Given a ring , a subset is called a subring of if it inherits the ring structure from . That is, must contain both the and (additive and multiplicative identities) of and be closed under the ring operations of multiplication, addition and additive inverse-taking.
Consider the ring of ordered pairs of integers with coordinatewise operations, i.e. and . Then the diagonal ring is a subring of : it contains the additive identity , the multiplicative identity and is closed under multiplication and addition.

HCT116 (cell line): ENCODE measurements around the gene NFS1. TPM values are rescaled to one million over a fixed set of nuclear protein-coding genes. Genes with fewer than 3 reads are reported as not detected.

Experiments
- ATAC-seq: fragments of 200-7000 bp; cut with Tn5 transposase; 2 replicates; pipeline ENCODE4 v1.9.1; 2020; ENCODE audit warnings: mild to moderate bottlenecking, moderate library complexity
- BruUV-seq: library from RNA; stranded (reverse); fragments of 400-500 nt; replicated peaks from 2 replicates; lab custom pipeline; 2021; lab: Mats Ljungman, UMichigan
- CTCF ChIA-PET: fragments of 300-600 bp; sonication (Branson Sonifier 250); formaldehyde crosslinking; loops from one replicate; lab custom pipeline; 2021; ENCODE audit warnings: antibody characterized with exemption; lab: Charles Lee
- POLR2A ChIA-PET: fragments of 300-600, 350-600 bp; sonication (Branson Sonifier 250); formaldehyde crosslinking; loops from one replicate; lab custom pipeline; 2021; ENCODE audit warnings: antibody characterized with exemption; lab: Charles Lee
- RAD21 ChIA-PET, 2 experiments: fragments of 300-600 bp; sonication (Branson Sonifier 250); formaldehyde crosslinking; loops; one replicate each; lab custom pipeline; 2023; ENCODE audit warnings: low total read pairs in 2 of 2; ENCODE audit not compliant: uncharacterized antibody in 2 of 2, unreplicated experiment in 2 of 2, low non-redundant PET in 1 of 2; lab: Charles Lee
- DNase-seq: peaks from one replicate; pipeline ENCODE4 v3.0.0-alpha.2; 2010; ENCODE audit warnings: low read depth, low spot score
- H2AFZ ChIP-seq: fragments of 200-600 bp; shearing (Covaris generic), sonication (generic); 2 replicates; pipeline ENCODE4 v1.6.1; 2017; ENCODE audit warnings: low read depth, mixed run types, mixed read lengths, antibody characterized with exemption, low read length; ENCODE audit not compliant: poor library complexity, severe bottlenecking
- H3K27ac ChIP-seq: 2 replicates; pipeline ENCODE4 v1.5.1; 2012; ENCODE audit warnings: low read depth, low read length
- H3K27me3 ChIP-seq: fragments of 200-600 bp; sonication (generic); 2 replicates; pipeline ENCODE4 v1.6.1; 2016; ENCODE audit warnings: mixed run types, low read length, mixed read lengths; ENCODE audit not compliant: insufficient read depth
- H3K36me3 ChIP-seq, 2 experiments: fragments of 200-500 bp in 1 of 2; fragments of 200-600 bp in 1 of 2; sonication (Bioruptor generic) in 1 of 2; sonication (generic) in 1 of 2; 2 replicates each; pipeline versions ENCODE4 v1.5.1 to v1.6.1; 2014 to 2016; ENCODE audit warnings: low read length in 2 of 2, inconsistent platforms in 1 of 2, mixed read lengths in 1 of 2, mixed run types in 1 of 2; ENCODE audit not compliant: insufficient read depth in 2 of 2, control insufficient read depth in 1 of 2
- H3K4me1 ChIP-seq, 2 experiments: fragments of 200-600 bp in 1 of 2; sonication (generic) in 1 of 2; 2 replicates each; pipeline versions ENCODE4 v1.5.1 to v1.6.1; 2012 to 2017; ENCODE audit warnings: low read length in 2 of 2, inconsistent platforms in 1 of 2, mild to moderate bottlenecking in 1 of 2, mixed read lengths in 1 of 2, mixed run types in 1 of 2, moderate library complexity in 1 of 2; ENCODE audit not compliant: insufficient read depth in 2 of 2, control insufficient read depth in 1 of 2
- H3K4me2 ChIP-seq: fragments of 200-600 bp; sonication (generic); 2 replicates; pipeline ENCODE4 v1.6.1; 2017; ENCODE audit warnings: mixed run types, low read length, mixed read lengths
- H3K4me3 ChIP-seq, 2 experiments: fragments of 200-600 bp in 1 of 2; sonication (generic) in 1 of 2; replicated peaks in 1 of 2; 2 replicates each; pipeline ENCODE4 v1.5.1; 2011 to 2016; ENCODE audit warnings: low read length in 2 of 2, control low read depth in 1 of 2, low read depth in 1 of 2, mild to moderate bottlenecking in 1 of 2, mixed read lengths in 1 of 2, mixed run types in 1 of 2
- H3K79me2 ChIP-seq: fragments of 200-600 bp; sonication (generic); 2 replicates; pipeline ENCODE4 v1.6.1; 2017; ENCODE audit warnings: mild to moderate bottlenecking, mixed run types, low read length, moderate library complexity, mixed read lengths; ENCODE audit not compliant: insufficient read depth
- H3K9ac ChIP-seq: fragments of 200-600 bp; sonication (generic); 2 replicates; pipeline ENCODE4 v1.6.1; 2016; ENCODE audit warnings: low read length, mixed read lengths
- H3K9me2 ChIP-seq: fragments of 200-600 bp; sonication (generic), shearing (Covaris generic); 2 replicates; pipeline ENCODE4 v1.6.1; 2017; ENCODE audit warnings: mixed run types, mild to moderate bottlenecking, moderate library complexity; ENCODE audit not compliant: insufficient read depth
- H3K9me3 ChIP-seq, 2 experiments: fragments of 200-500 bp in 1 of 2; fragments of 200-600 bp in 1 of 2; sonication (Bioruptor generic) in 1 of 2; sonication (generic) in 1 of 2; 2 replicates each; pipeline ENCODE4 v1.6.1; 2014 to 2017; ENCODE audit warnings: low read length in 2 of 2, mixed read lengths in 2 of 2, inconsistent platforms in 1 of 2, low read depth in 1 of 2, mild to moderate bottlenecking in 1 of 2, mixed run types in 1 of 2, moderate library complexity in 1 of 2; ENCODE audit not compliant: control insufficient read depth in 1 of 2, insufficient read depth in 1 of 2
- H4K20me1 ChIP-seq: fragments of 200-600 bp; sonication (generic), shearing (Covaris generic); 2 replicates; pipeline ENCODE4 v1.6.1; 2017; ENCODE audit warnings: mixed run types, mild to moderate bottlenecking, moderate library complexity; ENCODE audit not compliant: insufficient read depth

The notion of a subring is slightly more subtle than that of a subgroup. Suppose that is a commutative ring with an idempotent element other than and , i.e. is a solution to the equation . Consider the principle ideal . As an ideal, this set is closed under addition and multiplication and contains the additive identity of . Moreover, this ideal is a ring with multiplicative identity : for every , so for every . However, it is not a subring of because it does not contain the multiplicative identity of . (Otherwise and there is some such that , so but also , and we assumed , a contradiction.)
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